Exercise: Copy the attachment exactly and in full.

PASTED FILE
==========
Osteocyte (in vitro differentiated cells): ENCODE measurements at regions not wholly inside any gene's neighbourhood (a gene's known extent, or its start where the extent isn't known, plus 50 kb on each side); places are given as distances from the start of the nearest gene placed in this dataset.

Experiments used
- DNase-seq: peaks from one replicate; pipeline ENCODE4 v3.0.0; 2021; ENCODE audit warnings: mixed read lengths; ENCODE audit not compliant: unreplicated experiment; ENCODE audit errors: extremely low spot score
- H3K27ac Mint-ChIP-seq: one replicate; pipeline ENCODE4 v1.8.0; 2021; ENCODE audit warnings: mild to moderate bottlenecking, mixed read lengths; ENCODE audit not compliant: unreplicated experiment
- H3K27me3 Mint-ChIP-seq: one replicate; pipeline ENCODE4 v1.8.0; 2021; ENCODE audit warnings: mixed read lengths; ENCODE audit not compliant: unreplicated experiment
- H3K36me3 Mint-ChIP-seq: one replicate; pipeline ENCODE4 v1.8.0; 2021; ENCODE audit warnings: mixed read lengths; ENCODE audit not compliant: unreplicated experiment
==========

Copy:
Osteocyte (in vitro differentiated cells): ENCODE measurements at regions not wholly inside any gene's neighbourhood (a gene's known extent, or its start where the extent isn't known, plus 50 kb on each side); places are given as distances from the start of the nearest gene placed in this dataset.

Experiments used
- DNase-seq: peaks from one replicate; pipeline ENCODE4 v3.0.0; 2021; ENCODE audit warnings: mixed read lengths; ENCODE audit not compliant: unreplicated experiment; ENCODE audit errors: extremely low spot score
- H3K27ac Mint-ChIP-seq: one replicate; pipeline ENCODE4 v1.8.0; 2021; ENCODE audit warnings: mild to moderate bottlenecking, mixed read lengths; ENCODE audit not compliant: unreplicated experiment
- H3K27me3 Mint-ChIP-seq: one replicate; pipeline ENCODE4 v1.8.0; 2021; ENCODE audit warnings: mixed read lengths; ENCODE audit not compliant: unreplicated experiment
- H3K36me3 Mint-ChIP-seq: one replicate; pipeline ENCODE4 v1.8.0; 2021; ENCODE audit warnings: mixed read lengths; ENCODE audit not compliant: unreplicated experiment